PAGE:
Gone are days when people would cry their lungs out to express their emotions for the loss of a loved one. Instead, as way of celebrating the life of a loved one who has passed on, people have now resorted to lightening the occasion with some music leading into a party. When I was growing up funerals were associated with somber church hymns and sad faces. Laughing at a funeral was taboo because one was expected to be mourning. I remember back in 2001 my Uncle had a nasty fight with my Aunt after they attended a funeral in the low-density suburbs of Harare. By the slip of the tongue my aunt was overheard telling her friends that she really enjoyed the funeral to the extent that it looked like a wedding … “Asikana takafara zvekuti nhamo yanga yoita kunge muchato, taingoti kana toda chikafu tongo shevedzera waiter ouya nacho” … meaning we really enjoyed ourselves and one could think it was a wedding because there was catering service at the funeral. I wouldn’t blame my aunt for being unAfrican or for saying those things because coming from the high-density suburbs she expected to see grieving people wearing sad faces just like any funeral she had previously attended.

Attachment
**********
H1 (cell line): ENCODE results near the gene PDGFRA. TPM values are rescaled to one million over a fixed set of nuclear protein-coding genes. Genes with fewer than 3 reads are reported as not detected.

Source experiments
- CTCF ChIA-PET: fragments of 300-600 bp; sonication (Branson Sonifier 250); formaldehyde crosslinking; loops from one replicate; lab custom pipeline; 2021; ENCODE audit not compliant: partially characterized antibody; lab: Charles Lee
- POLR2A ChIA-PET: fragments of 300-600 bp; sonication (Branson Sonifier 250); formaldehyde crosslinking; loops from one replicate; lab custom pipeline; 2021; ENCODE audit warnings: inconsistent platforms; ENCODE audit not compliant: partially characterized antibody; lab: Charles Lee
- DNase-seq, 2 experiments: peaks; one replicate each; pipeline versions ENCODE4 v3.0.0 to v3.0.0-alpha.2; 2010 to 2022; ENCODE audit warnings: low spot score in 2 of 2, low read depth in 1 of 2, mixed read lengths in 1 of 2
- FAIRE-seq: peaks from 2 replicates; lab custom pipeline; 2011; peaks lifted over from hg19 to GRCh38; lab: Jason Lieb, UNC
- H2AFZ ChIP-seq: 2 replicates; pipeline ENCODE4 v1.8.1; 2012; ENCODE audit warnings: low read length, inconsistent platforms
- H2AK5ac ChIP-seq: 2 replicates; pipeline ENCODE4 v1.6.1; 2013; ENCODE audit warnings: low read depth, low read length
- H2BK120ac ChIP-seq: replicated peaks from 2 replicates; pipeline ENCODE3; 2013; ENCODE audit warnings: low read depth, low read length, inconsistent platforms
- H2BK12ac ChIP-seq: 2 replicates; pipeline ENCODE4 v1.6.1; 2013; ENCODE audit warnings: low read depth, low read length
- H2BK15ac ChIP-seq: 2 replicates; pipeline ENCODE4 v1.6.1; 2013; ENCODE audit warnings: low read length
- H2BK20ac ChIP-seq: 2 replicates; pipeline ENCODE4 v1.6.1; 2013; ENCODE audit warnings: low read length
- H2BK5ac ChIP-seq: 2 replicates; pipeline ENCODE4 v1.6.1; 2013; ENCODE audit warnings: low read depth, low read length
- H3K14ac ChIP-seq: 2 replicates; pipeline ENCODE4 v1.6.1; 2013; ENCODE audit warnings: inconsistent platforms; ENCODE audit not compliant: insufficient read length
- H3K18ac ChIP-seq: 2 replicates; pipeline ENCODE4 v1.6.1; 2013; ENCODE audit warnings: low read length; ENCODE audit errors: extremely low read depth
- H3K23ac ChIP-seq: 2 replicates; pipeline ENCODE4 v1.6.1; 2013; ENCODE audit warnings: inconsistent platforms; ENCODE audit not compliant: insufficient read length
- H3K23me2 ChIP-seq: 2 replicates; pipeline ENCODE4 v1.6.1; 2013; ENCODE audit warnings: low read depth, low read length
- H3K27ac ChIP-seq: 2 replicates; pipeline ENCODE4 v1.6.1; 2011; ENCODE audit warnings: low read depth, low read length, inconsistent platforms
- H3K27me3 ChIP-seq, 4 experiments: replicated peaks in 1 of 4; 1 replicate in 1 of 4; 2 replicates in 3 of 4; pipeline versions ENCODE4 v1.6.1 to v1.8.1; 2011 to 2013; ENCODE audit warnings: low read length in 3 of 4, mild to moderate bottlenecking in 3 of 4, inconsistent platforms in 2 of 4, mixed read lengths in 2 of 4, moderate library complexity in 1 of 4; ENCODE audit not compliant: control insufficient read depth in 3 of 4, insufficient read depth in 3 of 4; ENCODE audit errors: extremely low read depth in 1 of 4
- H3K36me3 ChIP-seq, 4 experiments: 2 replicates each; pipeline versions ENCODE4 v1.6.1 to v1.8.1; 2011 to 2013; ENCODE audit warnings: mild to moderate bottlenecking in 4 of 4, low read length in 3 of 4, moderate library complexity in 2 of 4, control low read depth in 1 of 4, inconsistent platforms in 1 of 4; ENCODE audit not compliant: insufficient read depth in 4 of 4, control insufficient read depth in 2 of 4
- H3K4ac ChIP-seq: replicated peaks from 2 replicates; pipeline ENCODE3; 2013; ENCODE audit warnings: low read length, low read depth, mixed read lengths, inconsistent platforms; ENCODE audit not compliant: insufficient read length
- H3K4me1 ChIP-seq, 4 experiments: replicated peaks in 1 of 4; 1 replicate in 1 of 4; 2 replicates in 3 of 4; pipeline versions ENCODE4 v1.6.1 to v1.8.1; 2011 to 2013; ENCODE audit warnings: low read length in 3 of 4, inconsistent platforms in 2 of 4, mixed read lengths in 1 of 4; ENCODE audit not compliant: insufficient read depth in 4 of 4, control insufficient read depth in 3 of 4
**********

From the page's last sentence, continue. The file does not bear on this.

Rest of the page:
In Zimbabwean culture one is not supposed say you enjoyed the funeral no matter how much fun you had. But with changing times and the embracing of other cultures, funerals are now places where one can put on dancing shoes and place your favourite music request from the master of ceremonies. In a similar scenario Jimmy Jimalo, the young brother of Philip Chiyangwa, before he died asked for a live band and a party at his funeral. Music promotion was his business and as a nice farewell Sulumani Chimbetu gave a stunning performance. To some people this sounds like showing off or an extravagance but to some they call it changing times and a befitting sent-off.